A mathematical model for thelarge-scale transport of heatand water in the Taupo volcanic zone of New Zealand

Graham Weir

Abstract


A three layer compartmental model of the geological structure in the Taupo Volcanic Zone of New Zealand is developed, based on the assumptions of isostasy (constant geostatic pressure at 25 kilometre depth) and a constant rate of volcanism. The upper layer consists of volcanic infill to a depth of about 2500 m, then a middle layer of greywacke-like material to a depth of about 15 km, and a lower layer of andesitic-like material to a depth of 25 km. Our model assumptions predict that the area of each layer increases at a constant rate; that there is a constant ratio between the rate of energy production from volcanic activity and geothermal convection; and that there is the possibility of an abrupt change from rhyolitic to basaltic volcanism, if the middle layer becomes suffciently thin. Two models are considered: a rifting and a spreading model. Both models predict the lower layer has an andesitic-like density. The spreading model has difficulty matching heat output with observed extension rates. The rifting model predicts the observed extension rates, but requires very deep circulation of groundwater to be consistent with observed chemical and isotopic properties of geothermal fluids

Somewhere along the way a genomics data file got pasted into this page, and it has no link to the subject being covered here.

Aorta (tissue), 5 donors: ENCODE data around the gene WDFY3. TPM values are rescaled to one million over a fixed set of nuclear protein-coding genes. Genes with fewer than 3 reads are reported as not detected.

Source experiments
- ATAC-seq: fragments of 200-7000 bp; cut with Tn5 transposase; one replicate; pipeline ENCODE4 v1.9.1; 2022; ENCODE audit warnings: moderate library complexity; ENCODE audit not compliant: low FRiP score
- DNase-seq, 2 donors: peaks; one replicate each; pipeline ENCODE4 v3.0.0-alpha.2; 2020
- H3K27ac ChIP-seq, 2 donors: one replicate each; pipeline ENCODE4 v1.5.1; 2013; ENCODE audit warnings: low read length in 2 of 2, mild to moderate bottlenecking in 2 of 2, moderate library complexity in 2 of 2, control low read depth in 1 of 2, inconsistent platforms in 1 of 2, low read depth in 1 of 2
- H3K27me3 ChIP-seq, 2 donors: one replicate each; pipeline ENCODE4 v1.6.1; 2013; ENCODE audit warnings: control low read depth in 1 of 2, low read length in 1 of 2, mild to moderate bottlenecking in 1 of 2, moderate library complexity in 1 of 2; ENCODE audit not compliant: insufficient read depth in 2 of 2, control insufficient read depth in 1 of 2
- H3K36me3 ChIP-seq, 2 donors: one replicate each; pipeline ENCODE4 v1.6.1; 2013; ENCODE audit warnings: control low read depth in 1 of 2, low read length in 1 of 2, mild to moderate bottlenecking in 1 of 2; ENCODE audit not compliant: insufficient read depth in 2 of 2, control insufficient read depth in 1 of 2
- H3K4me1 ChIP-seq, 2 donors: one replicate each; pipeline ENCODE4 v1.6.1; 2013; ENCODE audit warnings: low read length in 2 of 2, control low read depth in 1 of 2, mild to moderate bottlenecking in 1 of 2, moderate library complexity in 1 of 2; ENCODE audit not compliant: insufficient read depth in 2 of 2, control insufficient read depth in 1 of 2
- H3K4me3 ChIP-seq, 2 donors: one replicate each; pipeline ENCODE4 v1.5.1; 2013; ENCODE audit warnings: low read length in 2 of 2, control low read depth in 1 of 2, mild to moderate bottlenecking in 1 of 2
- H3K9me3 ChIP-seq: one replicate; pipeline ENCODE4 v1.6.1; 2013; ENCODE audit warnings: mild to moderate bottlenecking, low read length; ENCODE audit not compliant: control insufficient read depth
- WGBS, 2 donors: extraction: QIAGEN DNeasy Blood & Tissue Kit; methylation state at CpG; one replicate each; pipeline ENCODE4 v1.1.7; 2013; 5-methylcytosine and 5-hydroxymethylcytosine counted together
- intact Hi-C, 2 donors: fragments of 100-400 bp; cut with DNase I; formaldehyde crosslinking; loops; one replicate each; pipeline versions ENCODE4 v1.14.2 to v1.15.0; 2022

doi:10.1017/S1446181109000054

Keywords


crustal heat and mass flow, geothermal energy, volcanology.



DOI: http://dx.doi.org/10.21914/anziamj.v50i0.2319



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ANZIAM Journal, ISSN 1446-8735, copyright Australian Mathematical Society.